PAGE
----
As for the ceremony itself, it is still a bloated affair, with too much needless filler. This year clocked in at just over three hours and 45 minutes. Padding included nice, but unnecessary clip montages of foreign films, films about writing and films about America.

Some of the filler was enjoyable. Will Ferrell, Jack Black and John C. Reilly sang a lively song about how comedians never get their due at the Oscars. Another highlight was the sound effects choir, which “sang” the effects for a series of film clips. Quite impressive.

Ellen Degeneres was a fine host, who at times seemed uncertain of herself, but in a way that was part of her charm. Then again, maybe that was all part of the act. Her best bits involved her venturing into the audience to chat with directors Clint Eastwood and Scorese.

She gave Scorsese a fake script for a movie called “Good mommas,” a cross between “Goodfellas” and “Big Momma’s House.” As for Eastwood she scored a photo with him for her myspace. The photographer: Steven Spielberg.

As far as winners go, the evening was rarely a shocker. As anticipated, Forest Whitaker, Helen Mirren and Jennifer Hudson all won. Alan Arkin, with his win for best supporting actor in “Little Miss Sunshine,” was one of the few surprise wins.

“Pan’s Labyrinth,” a favorite for best foreign language film, lost to Germany’s “The Lives of Others.” The Academy has a funny way of balancing things though and awarded “Pan’s Labyrinth” for its achievements in art direction, make up and cinematography.

Acceptance speeches were largely forgettable, although Hudson was genuinely surprised and honored and Whitaker spoke passionately about the power of acting to connect to people. Scorsese had the most memorable acceptance speech moment when he asked, “Could you double check the envelope?”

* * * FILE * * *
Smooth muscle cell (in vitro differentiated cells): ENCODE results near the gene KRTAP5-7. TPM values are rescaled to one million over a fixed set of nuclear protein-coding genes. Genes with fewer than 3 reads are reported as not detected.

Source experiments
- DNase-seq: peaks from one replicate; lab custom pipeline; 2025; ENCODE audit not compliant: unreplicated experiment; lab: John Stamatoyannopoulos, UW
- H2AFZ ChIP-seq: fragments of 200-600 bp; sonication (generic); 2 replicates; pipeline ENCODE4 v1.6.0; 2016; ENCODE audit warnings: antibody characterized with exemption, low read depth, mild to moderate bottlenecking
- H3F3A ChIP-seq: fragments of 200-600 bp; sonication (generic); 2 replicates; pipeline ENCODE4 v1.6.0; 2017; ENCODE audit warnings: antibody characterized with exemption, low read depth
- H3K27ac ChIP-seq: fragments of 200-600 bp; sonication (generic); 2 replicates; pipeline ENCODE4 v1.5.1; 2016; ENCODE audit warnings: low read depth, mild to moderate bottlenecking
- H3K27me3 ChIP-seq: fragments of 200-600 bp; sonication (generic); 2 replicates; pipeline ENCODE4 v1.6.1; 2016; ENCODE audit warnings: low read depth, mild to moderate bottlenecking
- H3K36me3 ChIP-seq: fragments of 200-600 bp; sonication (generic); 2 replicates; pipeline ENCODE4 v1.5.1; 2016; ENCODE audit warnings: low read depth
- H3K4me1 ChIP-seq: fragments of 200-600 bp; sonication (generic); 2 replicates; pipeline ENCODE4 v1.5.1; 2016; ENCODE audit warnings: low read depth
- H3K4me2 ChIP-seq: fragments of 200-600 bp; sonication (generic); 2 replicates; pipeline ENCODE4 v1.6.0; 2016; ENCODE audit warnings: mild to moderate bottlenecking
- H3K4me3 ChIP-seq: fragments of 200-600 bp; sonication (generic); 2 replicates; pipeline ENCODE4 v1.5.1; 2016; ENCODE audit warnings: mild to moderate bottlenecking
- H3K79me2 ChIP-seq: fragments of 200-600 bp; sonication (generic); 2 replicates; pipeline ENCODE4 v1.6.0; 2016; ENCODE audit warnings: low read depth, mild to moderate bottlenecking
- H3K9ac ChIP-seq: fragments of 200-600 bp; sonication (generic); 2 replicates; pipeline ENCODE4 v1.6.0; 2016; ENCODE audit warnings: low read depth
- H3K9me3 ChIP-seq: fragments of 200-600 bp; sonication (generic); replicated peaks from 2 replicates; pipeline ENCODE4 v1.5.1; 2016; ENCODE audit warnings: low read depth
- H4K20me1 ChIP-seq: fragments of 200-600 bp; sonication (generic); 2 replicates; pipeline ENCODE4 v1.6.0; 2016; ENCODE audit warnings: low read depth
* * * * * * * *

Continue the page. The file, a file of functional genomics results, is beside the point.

Overall, my love/hate relationship this year is leaning away from the hatred. Perhaps the Academy is aging in dog years because at 79 it seems to have finally outgrown those awkward teen years. Let’s just hope it doesn’t go wild when it hits 21.

Monday, February 12, 2007

Anti-Love Songs:
Five Alternatives for Valentine's Day

In the tradition of Merry Subversive Christmas, my list of songs for the holiday season, I present you a new list: anti-love songs for Valentine’s Day. This isn’t about resentment over being single, rather it is merely providing a few alternatives to the bombastic ballads and acoustic declarations of love that are saturating the airwaves.

Don’t get me wrong, I enjoy a good love song as much as the next person, but sometimes enough is enough. Nothing pushes the stop button on a bile-inducing ballad like a good break-up song. So, here are five anti-love songs that I am currently digging on. Feel free to provide your own additions and remember to spread the love this Valentine’s Day.

“Satin in a Coffin”- Modest Mouse